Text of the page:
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Legislative Assembly for the ACT: 1999 Week 7 Hansard (2 July) . . Page.. 2172 ..

MR STANHOPE: It is reprehensible that public servants are writing to members of the community attributing to the Labor Party views about legislation that are simply not true. It is a serious matter.

MR SPEAKER: Order! The member's time has expired.

MR CORBELL (3.48): Mr Speaker, I think the Chief Minister should explain to the Assembly the issues just outlined by Mr Stanhope. Quite clearly, a public servant has written to someone in the private sector alleging a course of action by the Opposition which simply is untrue. I think the Chief Minister should give this Assembly an explanation.

In speaking to the Chief Minister's Department appropriation, I want to raise a couple of issues. The first relates to the payment of the ACT Senior Executive Service. I do not mean the Executive, the Government. I realise that is a separate appropriation. I want to refer to SES officers in the ACT Public Service. My office, and indeed Mr Berry's office, made some inquiries during the Estimates Committee process relating to the cost of the ACT Senior Executive Service. We were particularly interested in comments by the Government back in 1996. At that time the Government made some fairly fundamental changes to the structure of the Senior Executive Service in the ACT Public Service. The Canberra Times of Wednesday, 3 January 1996, said:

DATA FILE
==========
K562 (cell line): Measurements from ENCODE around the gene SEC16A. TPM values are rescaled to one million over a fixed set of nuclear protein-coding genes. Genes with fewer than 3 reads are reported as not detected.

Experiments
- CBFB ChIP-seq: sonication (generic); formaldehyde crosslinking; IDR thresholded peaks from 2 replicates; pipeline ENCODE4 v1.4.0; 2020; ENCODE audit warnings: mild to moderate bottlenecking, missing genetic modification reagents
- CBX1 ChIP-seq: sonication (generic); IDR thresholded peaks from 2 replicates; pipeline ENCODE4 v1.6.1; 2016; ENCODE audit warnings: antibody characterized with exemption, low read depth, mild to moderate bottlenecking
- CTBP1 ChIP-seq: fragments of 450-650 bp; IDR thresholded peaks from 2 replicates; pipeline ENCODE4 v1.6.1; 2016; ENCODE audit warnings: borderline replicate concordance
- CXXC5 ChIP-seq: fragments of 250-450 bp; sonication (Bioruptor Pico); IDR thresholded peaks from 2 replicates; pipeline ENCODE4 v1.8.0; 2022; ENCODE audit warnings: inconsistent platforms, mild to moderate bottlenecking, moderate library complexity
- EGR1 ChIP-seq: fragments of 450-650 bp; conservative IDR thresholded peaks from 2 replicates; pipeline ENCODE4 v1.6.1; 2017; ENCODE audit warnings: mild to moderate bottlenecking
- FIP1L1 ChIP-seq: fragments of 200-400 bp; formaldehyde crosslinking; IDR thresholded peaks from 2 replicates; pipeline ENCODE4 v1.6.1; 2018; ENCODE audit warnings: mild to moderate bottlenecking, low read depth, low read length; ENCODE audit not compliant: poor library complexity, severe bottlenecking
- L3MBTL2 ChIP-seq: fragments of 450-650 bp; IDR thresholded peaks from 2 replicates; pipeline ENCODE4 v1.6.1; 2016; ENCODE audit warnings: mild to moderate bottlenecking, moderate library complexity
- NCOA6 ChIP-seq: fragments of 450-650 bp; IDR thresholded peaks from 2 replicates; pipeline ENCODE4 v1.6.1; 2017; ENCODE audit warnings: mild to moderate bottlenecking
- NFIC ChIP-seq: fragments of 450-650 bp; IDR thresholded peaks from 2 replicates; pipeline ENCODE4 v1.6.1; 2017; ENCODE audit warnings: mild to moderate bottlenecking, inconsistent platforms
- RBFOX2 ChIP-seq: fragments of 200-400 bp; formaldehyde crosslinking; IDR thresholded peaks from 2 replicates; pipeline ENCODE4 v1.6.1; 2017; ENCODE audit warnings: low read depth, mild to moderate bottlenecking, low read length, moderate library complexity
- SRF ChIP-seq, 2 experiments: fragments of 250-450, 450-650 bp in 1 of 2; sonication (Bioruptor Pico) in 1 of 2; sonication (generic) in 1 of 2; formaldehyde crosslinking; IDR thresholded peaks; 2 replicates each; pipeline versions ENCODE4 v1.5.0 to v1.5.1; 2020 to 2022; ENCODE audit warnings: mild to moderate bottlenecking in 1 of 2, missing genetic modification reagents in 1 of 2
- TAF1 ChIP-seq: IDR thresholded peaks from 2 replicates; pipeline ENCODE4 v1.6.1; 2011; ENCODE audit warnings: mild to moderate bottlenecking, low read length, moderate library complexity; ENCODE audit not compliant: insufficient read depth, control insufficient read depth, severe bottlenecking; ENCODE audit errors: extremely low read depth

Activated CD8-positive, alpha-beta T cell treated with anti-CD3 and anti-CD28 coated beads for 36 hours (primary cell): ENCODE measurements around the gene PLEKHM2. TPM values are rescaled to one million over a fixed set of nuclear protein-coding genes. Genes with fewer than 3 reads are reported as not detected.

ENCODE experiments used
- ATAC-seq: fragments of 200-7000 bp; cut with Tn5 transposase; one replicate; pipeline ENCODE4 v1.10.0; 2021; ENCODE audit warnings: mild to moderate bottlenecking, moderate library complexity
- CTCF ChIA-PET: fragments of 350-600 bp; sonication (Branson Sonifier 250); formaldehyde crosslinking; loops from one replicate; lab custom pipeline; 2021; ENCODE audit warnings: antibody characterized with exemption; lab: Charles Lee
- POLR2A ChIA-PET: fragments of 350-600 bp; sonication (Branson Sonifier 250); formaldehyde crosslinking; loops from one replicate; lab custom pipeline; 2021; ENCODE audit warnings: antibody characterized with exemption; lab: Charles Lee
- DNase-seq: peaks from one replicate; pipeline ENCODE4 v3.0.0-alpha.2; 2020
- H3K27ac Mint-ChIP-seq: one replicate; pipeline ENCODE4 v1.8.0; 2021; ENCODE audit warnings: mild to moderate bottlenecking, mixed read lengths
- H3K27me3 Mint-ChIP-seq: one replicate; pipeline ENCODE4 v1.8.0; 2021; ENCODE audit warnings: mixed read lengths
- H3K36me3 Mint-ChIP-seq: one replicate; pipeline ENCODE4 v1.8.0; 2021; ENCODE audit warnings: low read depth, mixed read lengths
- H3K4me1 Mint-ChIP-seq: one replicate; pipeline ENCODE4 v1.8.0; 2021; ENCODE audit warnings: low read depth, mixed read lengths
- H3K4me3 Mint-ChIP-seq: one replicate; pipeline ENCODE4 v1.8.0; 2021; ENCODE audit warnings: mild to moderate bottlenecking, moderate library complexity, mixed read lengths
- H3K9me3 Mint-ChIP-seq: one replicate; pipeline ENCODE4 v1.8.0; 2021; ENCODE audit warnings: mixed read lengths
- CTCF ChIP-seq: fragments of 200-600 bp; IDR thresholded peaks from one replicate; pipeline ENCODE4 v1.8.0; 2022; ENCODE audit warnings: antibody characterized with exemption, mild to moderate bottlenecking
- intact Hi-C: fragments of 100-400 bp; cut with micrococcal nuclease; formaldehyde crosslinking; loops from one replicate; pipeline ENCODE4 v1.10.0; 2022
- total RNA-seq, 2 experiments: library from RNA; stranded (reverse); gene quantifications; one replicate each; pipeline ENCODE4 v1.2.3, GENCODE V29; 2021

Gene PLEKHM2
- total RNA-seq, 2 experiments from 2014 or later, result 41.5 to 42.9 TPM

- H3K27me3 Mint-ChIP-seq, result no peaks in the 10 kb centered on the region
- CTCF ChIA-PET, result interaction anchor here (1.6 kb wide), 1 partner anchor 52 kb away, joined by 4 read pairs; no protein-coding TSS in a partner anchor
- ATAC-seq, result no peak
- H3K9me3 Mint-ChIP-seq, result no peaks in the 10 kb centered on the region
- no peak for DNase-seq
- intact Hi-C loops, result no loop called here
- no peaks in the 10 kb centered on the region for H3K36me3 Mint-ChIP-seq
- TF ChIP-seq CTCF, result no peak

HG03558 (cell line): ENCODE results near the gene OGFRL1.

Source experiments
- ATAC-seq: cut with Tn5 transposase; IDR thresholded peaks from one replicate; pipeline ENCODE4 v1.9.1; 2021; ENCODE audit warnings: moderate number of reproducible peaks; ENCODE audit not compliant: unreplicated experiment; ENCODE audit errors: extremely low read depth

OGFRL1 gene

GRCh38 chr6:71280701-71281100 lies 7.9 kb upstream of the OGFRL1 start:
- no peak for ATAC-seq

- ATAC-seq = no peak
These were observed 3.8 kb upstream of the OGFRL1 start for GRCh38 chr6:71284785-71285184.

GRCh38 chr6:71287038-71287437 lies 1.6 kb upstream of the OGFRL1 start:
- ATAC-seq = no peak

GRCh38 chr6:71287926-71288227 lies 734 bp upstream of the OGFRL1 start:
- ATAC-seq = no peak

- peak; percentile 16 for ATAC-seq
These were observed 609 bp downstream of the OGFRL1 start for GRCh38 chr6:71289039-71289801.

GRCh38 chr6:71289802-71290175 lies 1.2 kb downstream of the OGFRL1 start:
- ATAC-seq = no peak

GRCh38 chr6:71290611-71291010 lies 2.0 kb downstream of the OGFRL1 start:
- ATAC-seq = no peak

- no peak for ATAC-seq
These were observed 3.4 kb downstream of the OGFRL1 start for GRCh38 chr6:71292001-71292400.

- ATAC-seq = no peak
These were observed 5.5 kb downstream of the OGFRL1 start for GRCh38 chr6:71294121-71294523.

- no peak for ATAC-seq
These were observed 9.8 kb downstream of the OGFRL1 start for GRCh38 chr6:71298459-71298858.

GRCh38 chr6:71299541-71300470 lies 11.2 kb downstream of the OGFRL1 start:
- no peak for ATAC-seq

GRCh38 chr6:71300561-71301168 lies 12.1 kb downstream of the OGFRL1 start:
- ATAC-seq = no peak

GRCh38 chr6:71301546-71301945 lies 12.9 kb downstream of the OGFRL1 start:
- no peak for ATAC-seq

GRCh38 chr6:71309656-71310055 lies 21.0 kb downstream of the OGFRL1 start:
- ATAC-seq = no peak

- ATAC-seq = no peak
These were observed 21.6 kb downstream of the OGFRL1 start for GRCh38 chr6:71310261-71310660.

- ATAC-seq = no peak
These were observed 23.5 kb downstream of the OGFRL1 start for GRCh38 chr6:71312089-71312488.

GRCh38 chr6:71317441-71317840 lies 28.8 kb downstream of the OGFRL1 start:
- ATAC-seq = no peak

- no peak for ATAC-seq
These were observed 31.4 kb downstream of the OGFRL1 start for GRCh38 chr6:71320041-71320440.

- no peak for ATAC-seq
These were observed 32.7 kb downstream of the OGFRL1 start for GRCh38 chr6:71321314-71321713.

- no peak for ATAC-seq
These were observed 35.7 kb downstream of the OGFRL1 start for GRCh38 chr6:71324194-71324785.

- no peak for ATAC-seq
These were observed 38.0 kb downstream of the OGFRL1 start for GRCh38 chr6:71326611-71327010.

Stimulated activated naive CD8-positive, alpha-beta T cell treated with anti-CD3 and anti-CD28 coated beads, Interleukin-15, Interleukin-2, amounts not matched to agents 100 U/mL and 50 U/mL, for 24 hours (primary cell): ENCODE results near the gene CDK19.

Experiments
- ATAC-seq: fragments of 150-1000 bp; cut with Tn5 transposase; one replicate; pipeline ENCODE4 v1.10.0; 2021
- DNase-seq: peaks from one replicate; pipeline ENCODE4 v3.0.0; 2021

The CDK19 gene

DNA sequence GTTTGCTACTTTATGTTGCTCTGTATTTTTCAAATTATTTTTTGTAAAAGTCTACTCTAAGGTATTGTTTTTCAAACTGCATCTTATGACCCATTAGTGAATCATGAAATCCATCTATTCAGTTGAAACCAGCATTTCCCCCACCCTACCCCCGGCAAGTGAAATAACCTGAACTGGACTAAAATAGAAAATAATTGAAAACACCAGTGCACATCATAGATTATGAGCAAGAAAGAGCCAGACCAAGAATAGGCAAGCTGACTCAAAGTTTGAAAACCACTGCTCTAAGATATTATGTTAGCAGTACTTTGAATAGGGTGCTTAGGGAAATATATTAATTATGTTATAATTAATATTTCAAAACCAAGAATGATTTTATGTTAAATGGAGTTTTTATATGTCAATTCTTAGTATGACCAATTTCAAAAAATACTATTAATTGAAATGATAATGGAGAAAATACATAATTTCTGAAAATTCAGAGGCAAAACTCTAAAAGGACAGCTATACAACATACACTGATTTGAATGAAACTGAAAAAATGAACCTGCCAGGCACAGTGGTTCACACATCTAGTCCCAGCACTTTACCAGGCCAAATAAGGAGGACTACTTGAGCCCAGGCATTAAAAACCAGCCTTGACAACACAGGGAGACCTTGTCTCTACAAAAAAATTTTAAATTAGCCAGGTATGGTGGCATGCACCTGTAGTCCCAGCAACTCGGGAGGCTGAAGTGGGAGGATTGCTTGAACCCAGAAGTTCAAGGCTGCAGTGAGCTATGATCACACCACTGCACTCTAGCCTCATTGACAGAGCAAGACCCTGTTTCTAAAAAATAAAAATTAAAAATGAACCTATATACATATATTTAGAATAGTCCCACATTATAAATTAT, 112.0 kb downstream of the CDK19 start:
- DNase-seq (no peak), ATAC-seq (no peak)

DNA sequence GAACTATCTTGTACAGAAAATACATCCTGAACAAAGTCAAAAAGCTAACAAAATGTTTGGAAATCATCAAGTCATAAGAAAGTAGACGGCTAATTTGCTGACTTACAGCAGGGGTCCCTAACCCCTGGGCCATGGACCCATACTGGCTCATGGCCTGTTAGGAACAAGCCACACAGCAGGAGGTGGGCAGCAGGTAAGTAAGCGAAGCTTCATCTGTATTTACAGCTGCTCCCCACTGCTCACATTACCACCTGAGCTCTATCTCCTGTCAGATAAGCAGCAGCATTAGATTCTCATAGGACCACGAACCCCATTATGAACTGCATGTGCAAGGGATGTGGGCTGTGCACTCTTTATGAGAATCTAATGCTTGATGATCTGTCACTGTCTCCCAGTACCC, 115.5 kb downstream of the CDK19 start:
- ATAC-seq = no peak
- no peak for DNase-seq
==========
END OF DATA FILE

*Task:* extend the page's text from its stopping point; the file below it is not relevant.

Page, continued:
Thirty of the 110 jobs reviewed in the Senior Executive Service are expected to go in the reshuffle, which the Government says will save $1 million a year.

We were interested to test the accuracy of the Government's claim. I put a question on notice, and I was provided with an answer. I would just like to go through what this revealed. In June 1995 there were 123 SES and equivalent level officers in the ACT Public Service. The Chief Minister's Department estimated the total cost for payment of those 123 SES officers to be $7,645,000 a year. When the Government implemented changes to the Senior Executive Service, this figure changed. By June 1997, 84 out of 90 SES officers and equivalents were on the new executive contract arrangements. By May 1999, there were 84 Senior Executive Service and equivalent officers, a reduction of 39 executives - from 123 to 84. But what is the cost of the new Executive Service? Members may well ask, seeing that we are meant to be saving $1m a year. The cost now is $9.141m. In June 1995 the cost was $7.6m. In May 1999 it was $9.1m, even though we had reduced the number of executives by 39.

The Government made a claim three years ago that it was going to save $1m a year through a reduction in the numbers in the Senior Executive Service. Mr Speaker, that claim is just patently wrong. One of the key justifications for the Government's decision to revise the Senior Executive Service has just gone out the window in a fundamental way. It now costs the ACT community $1.4m a year more than it did when we had 39 more Senior Executive level officers. I know that the Chief Minister makes much about the financial credibility of her Government and its much vaunted financial management style, but it is not showing up in these figures. The SES is costing us more than it did three years ago, even though the number of positions has

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